Volume 59 Issue 4 April 2009

On April 27th, 1509, the Pope attempted to restrict the power of Venice.

Troops under the command of Brigadier-General Reginald Dyer killed hundreds of unarmed demonstrators on 13 April 1919.

St George only gained popularity in England in the 15th century and Richard the Lionheart had nothing to do with it.

Tristram Hunt describes how Friedrich Engels financed the research behind his friend Karl Marx’s epic critique of the free market, Das Kapital.

A history of the country’s love affair with the cherry blossom.

Patricia Fara recounts the moving story of a gifted contemporary of Isaac Newton who came to symbolise the frustrations of generations of female scientists denied the chance to fulfil their talents.

Editor Paul Lay introduces the April 2009 issue of History Today magazine.

White South Africans who fought in the long ‘Border War’ to maintain apartheid now find themselves in a country run by their former enemies. Gary Baines examines their continuing struggle to come to terms with the conflict and their efforts to have their voices heard.

In the first millennium, Christianity spread east from Palestine to Iraq, and on to India and China, becoming a global religion accepting of, and accepted by, other faiths. But with the Mongol invasions of the 13th century, Christianity’s eastern journey came to an end. Philip Jenkins recovers this lost history.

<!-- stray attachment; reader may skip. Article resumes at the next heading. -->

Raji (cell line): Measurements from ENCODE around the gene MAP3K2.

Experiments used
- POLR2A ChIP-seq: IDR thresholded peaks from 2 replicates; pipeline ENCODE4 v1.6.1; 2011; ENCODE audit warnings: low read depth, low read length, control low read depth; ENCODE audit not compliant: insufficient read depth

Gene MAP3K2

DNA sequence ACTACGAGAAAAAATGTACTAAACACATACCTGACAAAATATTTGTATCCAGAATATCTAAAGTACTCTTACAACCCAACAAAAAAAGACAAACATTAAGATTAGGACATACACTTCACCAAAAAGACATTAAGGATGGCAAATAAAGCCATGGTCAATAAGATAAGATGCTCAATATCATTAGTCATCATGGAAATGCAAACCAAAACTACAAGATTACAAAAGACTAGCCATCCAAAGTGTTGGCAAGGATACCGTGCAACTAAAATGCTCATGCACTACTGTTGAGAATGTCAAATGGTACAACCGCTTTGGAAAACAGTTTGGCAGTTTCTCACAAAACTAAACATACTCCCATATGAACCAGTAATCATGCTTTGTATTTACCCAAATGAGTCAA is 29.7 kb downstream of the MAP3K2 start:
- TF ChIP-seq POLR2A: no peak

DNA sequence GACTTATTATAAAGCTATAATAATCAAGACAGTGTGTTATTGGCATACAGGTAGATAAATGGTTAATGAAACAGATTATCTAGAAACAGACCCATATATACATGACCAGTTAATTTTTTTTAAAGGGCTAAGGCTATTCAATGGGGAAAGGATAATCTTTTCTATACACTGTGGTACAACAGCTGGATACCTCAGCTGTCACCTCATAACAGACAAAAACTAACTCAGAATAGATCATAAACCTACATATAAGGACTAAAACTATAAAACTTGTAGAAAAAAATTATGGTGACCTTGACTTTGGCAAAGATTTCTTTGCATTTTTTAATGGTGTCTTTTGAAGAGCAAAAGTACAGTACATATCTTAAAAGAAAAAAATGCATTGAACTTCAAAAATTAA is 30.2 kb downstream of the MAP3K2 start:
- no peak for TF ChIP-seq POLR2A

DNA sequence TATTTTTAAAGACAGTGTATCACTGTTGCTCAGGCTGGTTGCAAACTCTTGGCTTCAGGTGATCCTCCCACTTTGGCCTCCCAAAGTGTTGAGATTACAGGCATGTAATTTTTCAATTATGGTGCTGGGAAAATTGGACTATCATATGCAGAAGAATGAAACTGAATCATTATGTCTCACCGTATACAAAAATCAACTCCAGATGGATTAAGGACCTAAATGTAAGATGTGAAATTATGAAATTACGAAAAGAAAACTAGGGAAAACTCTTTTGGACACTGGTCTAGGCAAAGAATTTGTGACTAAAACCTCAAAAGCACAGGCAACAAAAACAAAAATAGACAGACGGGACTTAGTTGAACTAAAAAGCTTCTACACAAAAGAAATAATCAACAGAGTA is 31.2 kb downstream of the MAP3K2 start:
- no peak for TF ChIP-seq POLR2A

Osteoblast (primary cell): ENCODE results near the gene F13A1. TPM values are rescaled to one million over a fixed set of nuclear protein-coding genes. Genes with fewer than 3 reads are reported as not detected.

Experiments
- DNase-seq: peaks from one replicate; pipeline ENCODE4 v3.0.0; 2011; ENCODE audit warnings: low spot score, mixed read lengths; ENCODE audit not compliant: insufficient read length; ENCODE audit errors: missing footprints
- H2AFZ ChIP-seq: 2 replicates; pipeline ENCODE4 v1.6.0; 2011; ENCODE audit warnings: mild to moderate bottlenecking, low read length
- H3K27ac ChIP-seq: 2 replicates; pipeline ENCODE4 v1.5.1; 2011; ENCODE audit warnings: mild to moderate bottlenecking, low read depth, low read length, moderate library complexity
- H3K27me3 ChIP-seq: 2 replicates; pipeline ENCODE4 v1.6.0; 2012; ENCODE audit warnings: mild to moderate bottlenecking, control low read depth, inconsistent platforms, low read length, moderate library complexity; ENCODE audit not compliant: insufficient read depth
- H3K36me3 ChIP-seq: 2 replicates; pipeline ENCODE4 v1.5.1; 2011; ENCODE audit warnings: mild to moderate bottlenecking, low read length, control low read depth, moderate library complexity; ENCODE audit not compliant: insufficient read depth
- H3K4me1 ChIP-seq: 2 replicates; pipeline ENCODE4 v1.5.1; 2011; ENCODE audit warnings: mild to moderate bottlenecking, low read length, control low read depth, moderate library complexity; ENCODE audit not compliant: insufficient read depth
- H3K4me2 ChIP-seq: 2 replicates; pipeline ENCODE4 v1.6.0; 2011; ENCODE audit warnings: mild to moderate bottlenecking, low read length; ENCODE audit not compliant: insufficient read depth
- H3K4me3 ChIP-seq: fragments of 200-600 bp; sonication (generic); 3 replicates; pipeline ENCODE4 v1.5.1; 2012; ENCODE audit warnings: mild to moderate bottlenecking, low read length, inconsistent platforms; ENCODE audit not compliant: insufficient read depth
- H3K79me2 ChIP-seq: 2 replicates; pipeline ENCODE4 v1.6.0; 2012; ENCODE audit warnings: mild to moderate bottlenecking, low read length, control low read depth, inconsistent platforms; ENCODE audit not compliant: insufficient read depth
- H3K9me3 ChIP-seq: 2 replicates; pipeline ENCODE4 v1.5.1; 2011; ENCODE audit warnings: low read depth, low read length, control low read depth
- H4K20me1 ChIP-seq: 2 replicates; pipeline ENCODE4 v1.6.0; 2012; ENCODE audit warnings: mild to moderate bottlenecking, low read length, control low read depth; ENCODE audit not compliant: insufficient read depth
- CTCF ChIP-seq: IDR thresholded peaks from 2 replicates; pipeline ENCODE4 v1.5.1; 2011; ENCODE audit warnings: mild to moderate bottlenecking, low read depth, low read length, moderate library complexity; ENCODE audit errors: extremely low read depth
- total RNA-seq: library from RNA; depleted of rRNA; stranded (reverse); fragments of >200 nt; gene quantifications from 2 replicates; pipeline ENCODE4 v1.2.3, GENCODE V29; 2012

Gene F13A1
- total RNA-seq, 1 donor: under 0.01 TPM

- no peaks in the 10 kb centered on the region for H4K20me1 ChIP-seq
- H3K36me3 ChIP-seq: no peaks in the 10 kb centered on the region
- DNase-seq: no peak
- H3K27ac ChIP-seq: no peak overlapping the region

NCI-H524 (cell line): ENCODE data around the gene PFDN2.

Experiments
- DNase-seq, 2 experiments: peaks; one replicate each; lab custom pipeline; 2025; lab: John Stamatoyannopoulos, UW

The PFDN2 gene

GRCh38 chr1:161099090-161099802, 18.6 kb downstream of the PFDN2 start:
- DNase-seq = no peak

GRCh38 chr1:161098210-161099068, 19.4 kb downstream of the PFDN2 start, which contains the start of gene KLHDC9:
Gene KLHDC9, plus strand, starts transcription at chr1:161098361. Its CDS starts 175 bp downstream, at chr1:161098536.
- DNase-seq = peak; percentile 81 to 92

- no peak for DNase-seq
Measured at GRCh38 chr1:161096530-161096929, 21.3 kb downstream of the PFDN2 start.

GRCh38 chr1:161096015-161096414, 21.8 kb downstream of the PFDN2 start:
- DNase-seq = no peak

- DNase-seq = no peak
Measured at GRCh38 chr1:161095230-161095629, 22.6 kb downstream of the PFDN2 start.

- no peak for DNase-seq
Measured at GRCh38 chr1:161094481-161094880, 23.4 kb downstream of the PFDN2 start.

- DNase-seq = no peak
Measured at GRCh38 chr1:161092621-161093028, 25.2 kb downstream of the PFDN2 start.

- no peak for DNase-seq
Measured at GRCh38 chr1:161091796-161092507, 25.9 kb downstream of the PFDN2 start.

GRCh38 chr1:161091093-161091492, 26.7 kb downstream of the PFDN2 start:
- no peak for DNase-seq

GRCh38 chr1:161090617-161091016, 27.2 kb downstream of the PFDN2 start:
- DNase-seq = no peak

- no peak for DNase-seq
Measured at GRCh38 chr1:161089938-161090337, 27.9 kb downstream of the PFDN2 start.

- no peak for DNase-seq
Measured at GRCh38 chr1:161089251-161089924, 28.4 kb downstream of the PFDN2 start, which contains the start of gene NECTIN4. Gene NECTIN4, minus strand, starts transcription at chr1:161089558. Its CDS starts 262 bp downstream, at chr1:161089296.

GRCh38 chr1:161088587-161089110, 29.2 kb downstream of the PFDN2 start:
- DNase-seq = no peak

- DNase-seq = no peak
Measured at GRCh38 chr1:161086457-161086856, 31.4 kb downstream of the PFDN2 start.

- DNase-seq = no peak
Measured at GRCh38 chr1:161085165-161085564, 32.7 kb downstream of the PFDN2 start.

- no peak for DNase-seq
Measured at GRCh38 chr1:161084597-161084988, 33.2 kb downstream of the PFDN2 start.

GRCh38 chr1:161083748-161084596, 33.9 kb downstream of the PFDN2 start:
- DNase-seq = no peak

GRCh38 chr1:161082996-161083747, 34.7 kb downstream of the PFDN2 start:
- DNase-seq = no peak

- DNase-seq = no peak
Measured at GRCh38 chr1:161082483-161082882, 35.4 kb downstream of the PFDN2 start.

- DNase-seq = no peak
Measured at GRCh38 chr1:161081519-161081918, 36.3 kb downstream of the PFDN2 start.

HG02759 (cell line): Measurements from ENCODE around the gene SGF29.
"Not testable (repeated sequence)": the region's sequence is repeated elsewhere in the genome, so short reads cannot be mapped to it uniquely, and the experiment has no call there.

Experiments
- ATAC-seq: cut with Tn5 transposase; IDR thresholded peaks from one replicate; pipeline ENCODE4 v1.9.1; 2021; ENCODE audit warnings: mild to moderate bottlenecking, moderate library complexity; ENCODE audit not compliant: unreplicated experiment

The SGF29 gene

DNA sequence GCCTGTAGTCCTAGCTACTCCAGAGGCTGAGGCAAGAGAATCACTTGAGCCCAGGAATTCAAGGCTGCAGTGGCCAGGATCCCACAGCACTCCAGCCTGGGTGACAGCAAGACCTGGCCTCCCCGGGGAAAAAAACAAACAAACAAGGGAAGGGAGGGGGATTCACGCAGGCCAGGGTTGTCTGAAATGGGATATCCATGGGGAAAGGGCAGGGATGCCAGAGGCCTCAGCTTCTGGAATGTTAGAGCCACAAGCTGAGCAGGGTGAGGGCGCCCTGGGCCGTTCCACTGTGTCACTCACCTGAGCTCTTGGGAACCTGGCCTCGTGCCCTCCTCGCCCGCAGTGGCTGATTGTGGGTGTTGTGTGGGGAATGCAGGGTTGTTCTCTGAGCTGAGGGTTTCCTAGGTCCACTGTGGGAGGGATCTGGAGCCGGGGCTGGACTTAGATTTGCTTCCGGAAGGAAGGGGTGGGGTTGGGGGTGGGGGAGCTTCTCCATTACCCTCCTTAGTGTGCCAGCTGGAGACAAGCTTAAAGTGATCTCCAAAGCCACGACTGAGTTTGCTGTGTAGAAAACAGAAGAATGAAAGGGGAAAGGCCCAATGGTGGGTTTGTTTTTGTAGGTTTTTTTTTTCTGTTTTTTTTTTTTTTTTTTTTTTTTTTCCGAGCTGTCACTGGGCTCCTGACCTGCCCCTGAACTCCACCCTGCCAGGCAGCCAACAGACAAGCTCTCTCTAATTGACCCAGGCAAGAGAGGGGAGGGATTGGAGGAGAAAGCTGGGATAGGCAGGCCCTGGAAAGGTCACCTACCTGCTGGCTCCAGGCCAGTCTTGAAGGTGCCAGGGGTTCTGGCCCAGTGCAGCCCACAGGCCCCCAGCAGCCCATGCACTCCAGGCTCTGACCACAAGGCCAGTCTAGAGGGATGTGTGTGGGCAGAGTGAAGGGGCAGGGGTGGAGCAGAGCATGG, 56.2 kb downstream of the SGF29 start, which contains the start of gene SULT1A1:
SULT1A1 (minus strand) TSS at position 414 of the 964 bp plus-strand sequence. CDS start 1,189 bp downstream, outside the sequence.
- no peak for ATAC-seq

Suzannah Lipscomb looks beyond the stereotypes that surround our most infamous monarch to ask: who was Henry VIII and when did it all go wrong? 

As Europe polarised between Right and Left in the 1930s, many artists and authors nailed their reputations to either extreme. Others, says Nigel Jones, took refuge in the ‘inner emigration’ of silence. Even in stable Britain, writers felt compelled to take a stand – often in the service of the secret state.

The life of a most pious Christian saint, who died on April 21st, 1109.

As a new exhibition on the Baroque opens at the Victoria and Albert Museum, Joanna Norman looks at this age of magnificence.

Spurred into action by the false presumptions of Thomas Carlyle, the antiquarian Edward FitzGerald sought to piece together the momentous events of June 14th, 1645, reports Martin Marix Evans.

André Gill fearlessly lampooned the French rulers of his day in a series of masterly caricatures that would later inspire the creators of Spitting Image and many others. Mark Bryant examines his work.

There have been other books on this subject in recent years but none, I think, quite so packed with names. With a bibliography extending over 1 5...